Local News Briefs Monday 2/9/15

No one had all the numbers for Saturday night’s Powerball jackpot. It was worth $394 million and grows to $450 million for Wednesday night’s jackpot. The cash payout for that jackpot would be just over $304 million. The biggest jackpot ever won was by an 84-year-old Florida woman in May of 2013 who won $590.5 million.

Committee Did Good Work On Lakeside Park Survey

Fond du Lac Public Works Director Jordan Skiff says he was pleasantly surprised so many people took the Lakeside Park survey. About 2,200 people took the survey on the City’s website about use of the park. He says the Lakeside Park Exploratory Committee did a good job of putting together the survey and got responses from a variety of stakeholder groups. He says the challenge will be to determine what recommendations to make on issues where there was no clear majority opinion. He says issues had a pretty clear majority opinion for instance the desire for a concessionaire and not wanting to have alcohol available in the park. The committee has about four months before its final report and recommendations to the City Council. Skiff says they have a pretty good handle on things now and will be able to meet that challenge.

Thiesfeldt Likes Removal Of Cap On State School Voucher Program

State Representative Jeremy Thiesfeldt says long before he was elected to the state legislature he’s been advocating for statewide expansion of school choice. He says the Governor’s last budget opened the door for the first 1,000 voucher students. The Governor’s new budget proposal includes a proposal to remove the cap for the voucher program. Thiesfeldt says there are income limits, which are essentially the free and reduced lunch program cap of 185 percent of the federal poverty line. The state lawmaker from Fond du Lac says it also rolls the Racine program into the state program. Thiesfeldt says there is a lot to sort through in the 1,800 State Budget proposal.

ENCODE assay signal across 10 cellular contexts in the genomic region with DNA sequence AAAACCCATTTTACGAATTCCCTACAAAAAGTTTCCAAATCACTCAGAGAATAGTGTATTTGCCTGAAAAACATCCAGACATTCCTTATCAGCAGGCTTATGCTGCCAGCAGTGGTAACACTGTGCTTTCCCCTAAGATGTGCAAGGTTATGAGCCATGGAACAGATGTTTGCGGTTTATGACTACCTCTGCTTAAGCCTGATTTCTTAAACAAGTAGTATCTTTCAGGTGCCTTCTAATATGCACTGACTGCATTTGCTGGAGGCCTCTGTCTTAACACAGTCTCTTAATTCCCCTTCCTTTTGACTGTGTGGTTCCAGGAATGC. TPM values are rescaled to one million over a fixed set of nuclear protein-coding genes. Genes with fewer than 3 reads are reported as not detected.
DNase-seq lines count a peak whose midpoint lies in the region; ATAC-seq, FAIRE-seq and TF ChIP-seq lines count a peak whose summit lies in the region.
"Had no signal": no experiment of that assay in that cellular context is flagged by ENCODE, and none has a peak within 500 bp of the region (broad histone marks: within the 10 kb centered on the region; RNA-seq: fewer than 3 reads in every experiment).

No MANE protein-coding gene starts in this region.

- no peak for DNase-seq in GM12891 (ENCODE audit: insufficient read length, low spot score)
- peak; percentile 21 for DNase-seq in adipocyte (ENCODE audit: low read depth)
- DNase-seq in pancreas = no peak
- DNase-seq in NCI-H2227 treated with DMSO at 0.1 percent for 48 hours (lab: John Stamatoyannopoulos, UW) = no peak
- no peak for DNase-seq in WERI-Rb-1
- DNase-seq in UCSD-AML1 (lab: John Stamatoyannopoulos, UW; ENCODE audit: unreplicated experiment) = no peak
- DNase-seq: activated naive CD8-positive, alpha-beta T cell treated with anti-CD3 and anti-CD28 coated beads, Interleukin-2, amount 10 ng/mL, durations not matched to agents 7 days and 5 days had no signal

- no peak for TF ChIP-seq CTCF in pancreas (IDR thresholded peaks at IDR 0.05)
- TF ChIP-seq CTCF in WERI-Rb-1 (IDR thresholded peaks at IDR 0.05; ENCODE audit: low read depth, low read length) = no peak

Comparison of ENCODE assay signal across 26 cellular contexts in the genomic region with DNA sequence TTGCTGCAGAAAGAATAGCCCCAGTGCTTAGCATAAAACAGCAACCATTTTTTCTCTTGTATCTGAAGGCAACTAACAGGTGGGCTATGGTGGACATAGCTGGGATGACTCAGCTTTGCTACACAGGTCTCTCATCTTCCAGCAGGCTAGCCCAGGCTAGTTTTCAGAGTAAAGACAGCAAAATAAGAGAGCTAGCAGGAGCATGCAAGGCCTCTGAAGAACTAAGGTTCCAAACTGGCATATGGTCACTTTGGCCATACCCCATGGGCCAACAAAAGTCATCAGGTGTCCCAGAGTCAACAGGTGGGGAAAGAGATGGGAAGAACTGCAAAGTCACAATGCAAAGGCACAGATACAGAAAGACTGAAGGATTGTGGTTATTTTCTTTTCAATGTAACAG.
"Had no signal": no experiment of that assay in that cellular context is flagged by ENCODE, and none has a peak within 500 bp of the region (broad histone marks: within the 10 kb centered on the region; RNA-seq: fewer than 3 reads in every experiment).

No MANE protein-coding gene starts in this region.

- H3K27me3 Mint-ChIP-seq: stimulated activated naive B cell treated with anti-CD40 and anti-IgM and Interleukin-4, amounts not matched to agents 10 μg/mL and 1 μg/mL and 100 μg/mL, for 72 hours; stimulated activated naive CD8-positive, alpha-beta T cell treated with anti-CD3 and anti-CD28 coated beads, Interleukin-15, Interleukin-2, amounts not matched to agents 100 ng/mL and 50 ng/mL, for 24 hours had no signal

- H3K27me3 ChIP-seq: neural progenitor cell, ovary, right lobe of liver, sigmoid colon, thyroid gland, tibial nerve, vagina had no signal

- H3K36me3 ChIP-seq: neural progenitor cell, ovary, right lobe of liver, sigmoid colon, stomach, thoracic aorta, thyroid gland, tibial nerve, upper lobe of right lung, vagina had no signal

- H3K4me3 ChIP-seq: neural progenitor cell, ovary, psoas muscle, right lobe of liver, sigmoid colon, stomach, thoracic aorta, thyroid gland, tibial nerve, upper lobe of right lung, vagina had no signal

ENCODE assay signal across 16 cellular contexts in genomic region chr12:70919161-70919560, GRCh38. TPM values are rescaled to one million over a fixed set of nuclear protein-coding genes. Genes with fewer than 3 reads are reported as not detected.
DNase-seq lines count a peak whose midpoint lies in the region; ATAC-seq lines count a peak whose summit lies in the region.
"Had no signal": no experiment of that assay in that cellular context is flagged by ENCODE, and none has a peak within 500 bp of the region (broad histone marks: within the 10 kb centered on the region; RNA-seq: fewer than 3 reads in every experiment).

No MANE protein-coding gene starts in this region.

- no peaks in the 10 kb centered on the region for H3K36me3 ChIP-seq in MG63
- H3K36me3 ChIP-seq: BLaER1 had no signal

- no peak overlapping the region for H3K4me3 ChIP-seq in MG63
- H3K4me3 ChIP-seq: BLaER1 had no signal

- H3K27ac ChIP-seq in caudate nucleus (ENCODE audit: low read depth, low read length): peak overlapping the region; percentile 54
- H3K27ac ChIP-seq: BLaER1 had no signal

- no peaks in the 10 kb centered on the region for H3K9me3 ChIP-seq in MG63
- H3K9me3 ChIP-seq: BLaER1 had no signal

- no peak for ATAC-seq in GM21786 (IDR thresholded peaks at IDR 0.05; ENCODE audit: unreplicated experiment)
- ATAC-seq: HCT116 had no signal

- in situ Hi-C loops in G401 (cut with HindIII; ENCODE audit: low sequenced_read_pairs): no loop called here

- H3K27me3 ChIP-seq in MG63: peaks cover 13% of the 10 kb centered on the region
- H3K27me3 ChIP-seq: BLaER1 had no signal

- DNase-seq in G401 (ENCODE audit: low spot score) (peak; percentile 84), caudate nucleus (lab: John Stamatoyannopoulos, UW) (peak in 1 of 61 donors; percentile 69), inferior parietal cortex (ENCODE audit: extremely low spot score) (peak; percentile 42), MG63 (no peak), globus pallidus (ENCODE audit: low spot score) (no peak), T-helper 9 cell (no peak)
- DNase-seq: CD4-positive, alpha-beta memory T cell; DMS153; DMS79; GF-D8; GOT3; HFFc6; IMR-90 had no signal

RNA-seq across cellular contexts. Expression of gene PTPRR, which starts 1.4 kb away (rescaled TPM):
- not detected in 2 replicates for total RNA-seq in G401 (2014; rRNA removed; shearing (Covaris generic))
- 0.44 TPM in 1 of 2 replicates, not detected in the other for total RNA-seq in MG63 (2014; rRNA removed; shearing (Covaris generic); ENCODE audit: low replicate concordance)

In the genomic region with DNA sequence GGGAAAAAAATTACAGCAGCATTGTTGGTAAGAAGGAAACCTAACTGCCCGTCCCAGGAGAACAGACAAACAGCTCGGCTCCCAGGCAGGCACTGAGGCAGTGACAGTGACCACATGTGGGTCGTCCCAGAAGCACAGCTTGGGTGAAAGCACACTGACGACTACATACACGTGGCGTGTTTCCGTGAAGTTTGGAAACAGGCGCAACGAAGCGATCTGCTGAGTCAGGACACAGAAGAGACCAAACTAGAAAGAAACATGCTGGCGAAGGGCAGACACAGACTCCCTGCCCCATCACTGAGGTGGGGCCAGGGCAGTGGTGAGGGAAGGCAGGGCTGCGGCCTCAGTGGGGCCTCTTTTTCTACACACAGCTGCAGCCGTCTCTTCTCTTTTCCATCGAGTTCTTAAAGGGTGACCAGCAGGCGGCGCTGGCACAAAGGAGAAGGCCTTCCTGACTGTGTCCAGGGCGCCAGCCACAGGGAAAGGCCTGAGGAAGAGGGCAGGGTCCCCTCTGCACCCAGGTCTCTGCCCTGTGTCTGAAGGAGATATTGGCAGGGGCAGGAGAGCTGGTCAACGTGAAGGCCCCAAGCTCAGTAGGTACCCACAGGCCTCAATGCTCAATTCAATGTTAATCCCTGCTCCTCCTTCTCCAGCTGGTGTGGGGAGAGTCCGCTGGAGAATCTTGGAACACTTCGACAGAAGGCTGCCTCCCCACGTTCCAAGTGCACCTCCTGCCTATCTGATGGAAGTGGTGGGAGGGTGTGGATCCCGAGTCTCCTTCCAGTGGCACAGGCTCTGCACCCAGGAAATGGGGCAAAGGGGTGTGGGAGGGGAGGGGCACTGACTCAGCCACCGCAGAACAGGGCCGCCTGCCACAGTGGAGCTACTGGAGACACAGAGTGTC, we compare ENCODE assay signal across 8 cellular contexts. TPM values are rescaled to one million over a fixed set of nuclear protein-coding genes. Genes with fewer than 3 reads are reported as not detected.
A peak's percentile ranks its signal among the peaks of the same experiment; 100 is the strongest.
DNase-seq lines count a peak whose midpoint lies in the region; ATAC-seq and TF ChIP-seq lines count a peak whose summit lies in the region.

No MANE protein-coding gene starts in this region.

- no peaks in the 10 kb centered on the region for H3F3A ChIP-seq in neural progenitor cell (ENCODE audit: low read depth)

Community Development Aids Development Of Big Projects

Fond du Lac’s Community Development Director says her department’s role is to help facilitate ideas that will turn into development. Dyann Benson says they do have a role in helping Marian University with repurposing the Nielsen Building. She says that included accommodating the multiple uses that are going into the building like Marian’s Nursing School and Agnesian’s IT Department and making sure there’s adequate parking. But being an information source and helping the City Council and City Manager bridge the gap for financing in the project. She says the real stars are those who come up with vision for instance Marian with the Nielsen or Commonwealth for the old Wells Manufacturing site. The City of Fond du Lac is investing up to $255,000 in Marian’s conversion of the A.C Nielsen Building. It’s a nearly $5 million project.

Strategic Planning Accreditation Leads To Name Change For FDL Fire Rescue

Division Chief of Fire Prevention Troy Haase says the Fond du Lac Fire Department got a little assist from the public in their name change to Fond du Lac Fire/Rescue. He says they really are much more than a fire department with all the types of rescues and education they do. He says they are saving lives as witnessed by the 23 people they saved by administering Narcan during drug overdoses last year. He says they talked with people while doing their strategic planning who weighed in on how to improve the department. The department is also seeking international accreditation.

Give Snow Plows Room To Work

Wisconsin will have an early spring — at least according to Sun Prairie’s Jimmy the Groundhog. But long-time state residents know there’s still plenty of winter and snow likely on the way. When snow begins to fall, the Wisconsin Department of Transportation depends on county highway departments and some 750 county plows to keep state roadways open for travel. Todd Matheson with the DOT’s Bureau of Highway Maintenance says during severe winter storms, drivers should stay off roads if possible — but if you must travel — go slow and be cautious. He says you need to stay at least 200 feet away from a working snowplow. He says drivers should be aware of them driving slower than the speed limit and should know that they do make turns and abrupt stops to reposition themselves. Working snowplows can also create a cloud of snow that can obscure a driver’s vision.